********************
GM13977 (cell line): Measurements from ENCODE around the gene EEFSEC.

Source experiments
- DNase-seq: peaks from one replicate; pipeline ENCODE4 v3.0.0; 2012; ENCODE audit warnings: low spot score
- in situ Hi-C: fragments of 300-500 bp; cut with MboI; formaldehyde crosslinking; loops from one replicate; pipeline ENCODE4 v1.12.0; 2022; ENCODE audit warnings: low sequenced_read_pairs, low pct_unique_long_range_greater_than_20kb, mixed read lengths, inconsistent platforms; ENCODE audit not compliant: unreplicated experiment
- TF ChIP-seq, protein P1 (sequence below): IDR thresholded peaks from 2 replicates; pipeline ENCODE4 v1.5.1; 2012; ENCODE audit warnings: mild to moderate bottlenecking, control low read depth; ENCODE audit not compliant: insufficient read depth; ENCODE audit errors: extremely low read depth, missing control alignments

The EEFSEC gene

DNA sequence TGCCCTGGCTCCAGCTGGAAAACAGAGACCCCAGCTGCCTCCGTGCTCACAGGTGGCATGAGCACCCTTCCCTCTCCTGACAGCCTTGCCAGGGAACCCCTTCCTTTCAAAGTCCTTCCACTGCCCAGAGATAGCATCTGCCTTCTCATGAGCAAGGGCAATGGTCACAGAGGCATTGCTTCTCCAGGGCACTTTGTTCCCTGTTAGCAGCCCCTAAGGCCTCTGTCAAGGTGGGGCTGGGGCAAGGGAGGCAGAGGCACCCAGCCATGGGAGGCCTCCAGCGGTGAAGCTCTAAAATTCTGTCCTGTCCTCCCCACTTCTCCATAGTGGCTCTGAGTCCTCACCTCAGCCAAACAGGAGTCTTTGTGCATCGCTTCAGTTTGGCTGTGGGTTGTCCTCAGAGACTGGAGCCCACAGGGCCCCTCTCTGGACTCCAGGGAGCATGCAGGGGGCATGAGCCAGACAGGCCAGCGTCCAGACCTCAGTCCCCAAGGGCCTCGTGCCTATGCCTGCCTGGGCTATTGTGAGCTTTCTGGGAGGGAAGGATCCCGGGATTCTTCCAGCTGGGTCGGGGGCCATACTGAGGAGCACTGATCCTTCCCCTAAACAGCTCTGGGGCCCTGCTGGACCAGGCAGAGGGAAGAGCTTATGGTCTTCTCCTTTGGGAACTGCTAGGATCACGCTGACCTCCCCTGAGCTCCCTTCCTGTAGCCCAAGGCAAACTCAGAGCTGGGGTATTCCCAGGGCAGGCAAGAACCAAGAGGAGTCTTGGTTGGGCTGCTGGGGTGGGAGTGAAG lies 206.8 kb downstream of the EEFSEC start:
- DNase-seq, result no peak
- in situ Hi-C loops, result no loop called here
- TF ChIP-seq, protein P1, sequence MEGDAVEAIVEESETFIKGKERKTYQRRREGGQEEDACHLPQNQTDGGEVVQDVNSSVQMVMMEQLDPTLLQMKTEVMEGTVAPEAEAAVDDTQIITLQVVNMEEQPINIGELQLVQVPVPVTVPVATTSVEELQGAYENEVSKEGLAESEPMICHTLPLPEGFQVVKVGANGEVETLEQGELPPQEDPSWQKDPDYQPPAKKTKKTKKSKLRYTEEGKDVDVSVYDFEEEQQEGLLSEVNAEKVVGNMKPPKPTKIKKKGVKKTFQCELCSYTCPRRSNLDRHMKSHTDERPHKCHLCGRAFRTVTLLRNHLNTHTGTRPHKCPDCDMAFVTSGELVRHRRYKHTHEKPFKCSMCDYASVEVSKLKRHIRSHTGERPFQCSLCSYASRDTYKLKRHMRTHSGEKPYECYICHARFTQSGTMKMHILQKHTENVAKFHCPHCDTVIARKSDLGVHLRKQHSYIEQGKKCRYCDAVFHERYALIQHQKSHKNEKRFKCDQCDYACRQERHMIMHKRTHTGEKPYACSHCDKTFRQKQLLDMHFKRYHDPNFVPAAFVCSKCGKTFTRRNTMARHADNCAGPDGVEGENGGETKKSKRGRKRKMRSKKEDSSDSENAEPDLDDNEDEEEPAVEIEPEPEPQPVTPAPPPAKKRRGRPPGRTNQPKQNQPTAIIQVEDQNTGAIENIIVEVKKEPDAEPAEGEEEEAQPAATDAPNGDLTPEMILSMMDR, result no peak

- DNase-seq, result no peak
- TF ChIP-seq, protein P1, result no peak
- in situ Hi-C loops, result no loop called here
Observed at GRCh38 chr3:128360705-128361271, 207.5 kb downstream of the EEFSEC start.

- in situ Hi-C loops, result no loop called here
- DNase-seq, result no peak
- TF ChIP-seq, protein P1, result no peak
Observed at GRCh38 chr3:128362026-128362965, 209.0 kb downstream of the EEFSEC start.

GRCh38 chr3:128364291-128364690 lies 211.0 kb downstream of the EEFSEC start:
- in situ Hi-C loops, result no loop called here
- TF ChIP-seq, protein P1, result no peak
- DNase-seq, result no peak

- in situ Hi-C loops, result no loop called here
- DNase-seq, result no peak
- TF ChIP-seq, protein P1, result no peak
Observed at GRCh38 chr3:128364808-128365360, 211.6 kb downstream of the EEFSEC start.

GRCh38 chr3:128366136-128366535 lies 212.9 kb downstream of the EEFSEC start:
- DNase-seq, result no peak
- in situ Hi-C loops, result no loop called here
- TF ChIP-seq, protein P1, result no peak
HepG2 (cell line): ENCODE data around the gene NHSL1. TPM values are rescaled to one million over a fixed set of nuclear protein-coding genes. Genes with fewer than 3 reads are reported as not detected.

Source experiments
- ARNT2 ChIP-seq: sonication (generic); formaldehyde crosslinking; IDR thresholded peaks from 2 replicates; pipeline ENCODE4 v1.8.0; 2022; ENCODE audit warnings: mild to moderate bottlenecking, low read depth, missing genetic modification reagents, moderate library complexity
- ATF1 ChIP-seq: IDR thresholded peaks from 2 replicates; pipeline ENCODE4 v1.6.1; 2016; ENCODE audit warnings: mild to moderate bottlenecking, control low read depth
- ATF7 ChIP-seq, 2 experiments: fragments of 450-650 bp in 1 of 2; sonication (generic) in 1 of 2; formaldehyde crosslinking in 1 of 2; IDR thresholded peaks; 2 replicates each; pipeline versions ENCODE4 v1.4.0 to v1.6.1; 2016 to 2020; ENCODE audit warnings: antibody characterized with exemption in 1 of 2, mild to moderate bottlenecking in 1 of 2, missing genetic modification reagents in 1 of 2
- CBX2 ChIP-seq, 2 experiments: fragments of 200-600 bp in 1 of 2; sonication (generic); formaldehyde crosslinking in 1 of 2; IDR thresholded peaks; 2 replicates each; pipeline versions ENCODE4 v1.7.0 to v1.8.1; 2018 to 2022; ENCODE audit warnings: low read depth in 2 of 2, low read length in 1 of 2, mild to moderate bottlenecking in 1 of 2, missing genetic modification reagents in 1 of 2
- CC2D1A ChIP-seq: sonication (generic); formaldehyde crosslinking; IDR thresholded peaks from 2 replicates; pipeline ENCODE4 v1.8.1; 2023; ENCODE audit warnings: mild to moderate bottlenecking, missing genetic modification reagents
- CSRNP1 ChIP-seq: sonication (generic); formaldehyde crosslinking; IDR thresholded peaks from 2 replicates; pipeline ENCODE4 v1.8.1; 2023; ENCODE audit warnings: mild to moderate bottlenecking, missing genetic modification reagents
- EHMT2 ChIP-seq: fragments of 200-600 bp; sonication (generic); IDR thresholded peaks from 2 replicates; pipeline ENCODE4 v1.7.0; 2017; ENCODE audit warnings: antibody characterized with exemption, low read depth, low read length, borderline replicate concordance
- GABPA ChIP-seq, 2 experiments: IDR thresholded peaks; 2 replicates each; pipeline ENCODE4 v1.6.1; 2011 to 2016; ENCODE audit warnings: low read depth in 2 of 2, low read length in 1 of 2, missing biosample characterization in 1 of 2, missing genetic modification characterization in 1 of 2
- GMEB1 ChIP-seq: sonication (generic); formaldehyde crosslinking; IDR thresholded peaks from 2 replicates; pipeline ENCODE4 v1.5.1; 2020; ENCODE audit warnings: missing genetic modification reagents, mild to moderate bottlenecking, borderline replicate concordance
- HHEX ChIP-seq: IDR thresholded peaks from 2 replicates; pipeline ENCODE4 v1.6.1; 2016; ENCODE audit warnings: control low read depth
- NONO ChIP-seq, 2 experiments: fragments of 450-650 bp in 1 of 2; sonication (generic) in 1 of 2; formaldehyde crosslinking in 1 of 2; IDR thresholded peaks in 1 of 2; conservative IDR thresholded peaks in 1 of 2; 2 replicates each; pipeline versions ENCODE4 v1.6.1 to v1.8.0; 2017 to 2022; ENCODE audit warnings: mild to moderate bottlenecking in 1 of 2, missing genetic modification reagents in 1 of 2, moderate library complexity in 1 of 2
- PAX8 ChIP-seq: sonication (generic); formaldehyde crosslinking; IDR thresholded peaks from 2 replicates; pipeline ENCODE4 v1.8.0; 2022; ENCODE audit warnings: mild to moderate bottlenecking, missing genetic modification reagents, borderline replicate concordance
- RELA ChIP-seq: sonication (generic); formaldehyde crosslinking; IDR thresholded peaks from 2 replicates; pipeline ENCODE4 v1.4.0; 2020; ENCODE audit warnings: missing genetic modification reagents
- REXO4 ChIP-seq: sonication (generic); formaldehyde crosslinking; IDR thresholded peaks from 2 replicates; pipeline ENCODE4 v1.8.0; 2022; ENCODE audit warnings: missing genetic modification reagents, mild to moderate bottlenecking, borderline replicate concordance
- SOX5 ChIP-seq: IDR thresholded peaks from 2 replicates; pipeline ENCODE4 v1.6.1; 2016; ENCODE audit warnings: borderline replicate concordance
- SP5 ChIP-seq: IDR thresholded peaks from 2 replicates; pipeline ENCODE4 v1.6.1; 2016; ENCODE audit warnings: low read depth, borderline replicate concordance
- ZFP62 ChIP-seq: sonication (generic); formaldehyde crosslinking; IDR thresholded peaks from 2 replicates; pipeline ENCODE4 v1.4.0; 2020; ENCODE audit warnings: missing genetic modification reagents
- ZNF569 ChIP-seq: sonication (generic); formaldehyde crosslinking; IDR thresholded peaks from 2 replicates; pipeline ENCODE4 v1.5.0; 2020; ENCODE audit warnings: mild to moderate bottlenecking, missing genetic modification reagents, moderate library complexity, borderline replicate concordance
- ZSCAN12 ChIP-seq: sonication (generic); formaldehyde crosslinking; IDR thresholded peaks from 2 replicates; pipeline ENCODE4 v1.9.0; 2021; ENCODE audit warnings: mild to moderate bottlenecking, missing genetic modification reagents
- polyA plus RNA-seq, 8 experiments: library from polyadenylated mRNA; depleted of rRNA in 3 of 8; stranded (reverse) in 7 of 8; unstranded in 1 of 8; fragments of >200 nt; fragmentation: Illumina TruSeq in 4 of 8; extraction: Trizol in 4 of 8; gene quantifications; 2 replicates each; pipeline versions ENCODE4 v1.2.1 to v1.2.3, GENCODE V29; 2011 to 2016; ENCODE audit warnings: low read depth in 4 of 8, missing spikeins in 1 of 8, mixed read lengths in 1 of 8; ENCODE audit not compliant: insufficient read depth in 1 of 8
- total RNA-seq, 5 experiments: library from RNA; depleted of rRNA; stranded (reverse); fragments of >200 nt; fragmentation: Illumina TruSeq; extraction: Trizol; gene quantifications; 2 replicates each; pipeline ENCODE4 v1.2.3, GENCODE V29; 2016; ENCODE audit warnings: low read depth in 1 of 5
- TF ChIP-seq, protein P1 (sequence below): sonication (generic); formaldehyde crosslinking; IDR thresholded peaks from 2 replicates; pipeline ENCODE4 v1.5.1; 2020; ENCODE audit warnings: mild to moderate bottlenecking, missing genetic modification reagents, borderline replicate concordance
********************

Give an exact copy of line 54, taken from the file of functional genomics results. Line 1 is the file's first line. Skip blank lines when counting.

- TF ChIP-seq, protein P1 (sequence below): sonication (generic); formaldehyde crosslinking; IDR thresholded peaks from 2 replicates; pipeline ENCODE4 v1.5.1; 2020; ENCODE audit warnings: mild to moderate bottlenecking, missing genetic modification reagents, borderline replicate concordance